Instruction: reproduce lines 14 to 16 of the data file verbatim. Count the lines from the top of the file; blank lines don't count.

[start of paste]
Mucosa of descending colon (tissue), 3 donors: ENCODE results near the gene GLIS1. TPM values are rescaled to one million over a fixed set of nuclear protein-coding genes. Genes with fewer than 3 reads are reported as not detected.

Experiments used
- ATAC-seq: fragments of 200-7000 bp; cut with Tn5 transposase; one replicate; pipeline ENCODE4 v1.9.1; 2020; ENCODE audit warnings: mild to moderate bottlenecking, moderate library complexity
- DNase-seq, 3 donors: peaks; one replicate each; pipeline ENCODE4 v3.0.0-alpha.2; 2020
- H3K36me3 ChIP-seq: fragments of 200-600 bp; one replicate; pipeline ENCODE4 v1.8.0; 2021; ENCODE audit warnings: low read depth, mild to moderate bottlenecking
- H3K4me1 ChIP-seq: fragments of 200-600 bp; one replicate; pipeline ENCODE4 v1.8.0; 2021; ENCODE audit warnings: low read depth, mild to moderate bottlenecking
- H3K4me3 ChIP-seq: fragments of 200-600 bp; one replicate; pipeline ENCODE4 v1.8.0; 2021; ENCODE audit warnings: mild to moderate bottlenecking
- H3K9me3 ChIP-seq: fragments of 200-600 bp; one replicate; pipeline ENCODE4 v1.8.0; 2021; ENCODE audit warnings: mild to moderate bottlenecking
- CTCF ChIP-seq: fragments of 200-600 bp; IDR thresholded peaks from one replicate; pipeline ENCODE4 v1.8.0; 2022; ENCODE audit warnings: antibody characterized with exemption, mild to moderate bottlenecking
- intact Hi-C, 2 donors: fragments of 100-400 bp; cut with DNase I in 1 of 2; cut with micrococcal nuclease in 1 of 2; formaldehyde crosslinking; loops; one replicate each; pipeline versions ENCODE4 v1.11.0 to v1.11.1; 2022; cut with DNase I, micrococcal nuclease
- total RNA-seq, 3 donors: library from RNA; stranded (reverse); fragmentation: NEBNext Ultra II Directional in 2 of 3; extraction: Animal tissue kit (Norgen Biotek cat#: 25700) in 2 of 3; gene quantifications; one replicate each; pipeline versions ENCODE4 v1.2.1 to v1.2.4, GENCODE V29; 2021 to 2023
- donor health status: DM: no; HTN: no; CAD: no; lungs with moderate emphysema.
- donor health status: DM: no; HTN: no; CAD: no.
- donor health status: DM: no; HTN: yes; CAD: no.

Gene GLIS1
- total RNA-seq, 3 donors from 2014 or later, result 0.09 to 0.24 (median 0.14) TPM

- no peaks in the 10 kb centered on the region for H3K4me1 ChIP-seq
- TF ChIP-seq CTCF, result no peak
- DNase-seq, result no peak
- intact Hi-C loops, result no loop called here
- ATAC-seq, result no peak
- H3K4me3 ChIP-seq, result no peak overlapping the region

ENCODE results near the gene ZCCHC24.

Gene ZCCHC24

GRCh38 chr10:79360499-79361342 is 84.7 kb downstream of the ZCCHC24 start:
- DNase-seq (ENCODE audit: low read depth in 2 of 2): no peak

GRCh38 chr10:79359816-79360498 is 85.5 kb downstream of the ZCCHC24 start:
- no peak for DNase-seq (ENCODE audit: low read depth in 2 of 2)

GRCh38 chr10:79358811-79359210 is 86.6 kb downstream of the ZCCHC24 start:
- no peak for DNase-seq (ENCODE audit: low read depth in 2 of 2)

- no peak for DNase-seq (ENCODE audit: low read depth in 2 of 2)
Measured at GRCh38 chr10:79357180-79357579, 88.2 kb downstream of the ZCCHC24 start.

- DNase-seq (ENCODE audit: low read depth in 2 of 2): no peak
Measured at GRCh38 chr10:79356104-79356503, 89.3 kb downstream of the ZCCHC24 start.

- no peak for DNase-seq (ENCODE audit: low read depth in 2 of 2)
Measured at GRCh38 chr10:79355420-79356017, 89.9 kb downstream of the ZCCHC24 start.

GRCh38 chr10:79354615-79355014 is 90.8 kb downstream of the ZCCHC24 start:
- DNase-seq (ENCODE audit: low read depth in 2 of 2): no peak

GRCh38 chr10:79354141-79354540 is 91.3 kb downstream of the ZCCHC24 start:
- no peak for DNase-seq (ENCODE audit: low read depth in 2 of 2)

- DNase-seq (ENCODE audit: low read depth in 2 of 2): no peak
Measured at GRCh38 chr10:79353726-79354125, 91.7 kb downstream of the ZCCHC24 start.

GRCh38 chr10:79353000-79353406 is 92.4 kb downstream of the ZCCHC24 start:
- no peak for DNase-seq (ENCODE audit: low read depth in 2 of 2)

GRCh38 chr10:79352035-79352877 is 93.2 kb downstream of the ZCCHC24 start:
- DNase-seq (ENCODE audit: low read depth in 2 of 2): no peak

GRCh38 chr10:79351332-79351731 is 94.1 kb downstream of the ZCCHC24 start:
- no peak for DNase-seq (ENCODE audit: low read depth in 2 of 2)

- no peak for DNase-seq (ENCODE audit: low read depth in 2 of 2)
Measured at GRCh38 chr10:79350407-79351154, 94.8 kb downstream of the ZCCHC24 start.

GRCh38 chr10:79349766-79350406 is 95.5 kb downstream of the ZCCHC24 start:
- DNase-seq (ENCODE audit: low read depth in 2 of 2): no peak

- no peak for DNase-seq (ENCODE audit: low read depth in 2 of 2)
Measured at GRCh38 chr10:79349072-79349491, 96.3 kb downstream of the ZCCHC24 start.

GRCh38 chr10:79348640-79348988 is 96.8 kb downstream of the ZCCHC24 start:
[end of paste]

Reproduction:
- donor health status: DM: no; HTN: yes; CAD: no.

Gene GLIS1
- total RNA-seq, 3 donors from 2014 or later, result 0.09 to 0.24 (median 0.14) TPM